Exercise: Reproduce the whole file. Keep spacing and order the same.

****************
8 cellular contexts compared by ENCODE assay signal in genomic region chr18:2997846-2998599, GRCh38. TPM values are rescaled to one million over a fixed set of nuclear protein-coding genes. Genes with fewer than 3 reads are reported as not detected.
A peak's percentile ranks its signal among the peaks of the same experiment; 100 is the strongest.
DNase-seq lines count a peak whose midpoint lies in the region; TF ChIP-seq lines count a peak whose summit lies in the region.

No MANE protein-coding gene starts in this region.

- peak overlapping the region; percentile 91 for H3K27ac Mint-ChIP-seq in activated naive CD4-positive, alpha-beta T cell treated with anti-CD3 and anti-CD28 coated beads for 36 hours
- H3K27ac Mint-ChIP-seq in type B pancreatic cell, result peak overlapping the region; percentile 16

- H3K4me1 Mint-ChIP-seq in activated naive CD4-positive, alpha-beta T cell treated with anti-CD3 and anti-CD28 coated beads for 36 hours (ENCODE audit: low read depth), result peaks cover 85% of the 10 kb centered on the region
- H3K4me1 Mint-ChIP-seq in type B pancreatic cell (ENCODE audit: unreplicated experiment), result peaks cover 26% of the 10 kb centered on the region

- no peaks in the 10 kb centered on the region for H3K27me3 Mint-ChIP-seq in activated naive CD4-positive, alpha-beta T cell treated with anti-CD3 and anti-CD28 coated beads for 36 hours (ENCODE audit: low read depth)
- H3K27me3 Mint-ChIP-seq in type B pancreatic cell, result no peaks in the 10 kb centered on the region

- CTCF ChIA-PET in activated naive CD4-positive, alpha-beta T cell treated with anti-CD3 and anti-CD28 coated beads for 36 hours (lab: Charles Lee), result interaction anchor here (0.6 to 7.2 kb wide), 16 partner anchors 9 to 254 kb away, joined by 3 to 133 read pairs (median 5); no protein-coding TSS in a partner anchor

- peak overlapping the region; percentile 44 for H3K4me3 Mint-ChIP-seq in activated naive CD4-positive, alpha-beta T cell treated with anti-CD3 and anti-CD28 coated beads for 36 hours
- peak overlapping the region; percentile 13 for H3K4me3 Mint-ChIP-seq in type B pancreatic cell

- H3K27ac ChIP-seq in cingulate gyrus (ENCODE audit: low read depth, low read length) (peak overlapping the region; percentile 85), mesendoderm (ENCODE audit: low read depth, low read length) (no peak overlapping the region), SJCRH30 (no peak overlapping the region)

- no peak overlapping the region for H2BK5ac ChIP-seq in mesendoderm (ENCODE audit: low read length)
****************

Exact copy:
8 cellular contexts compared by ENCODE assay signal in genomic region chr18:2997846-2998599, GRCh38. TPM values are rescaled to one million over a fixed set of nuclear protein-coding genes. Genes with fewer than 3 reads are reported as not detected.
A peak's percentile ranks its signal among the peaks of the same experiment; 100 is the strongest.
DNase-seq lines count a peak whose midpoint lies in the region; TF ChIP-seq lines count a peak whose summit lies in the region.

No MANE protein-coding gene starts in this region.

- peak overlapping the region; percentile 91 for H3K27ac Mint-ChIP-seq in activated naive CD4-positive, alpha-beta T cell treated with anti-CD3 and anti-CD28 coated beads for 36 hours
- H3K27ac Mint-ChIP-seq in type B pancreatic cell, result peak overlapping the region; percentile 16

- H3K4me1 Mint-ChIP-seq in activated naive CD4-positive, alpha-beta T cell treated with anti-CD3 and anti-CD28 coated beads for 36 hours (ENCODE audit: low read depth), result peaks cover 85% of the 10 kb centered on the region
- H3K4me1 Mint-ChIP-seq in type B pancreatic cell (ENCODE audit: unreplicated experiment), result peaks cover 26% of the 10 kb centered on the region

- no peaks in the 10 kb centered on the region for H3K27me3 Mint-ChIP-seq in activated naive CD4-positive, alpha-beta T cell treated with anti-CD3 and anti-CD28 coated beads for 36 hours (ENCODE audit: low read depth)
- H3K27me3 Mint-ChIP-seq in type B pancreatic cell, result no peaks in the 10 kb centered on the region

- CTCF ChIA-PET in activated naive CD4-positive, alpha-beta T cell treated with anti-CD3 and anti-CD28 coated beads for 36 hours (lab: Charles Lee), result interaction anchor here (0.6 to 7.2 kb wide), 16 partner anchors 9 to 254 kb away, joined by 3 to 133 read pairs (median 5); no protein-coding TSS in a partner anchor

- peak overlapping the region; percentile 44 for H3K4me3 Mint-ChIP-seq in activated naive CD4-positive, alpha-beta T cell treated with anti-CD3 and anti-CD28 coated beads for 36 hours
- peak overlapping the region; percentile 13 for H3K4me3 Mint-ChIP-seq in type B pancreatic cell

- H3K27ac ChIP-seq in cingulate gyrus (ENCODE audit: low read depth, low read length) (peak overlapping the region; percentile 85), mesendoderm (ENCODE audit: low read depth, low read length) (no peak overlapping the region), SJCRH30 (no peak overlapping the region)

- no peak overlapping the region for H2BK5ac ChIP-seq in mesendoderm (ENCODE audit: low read length)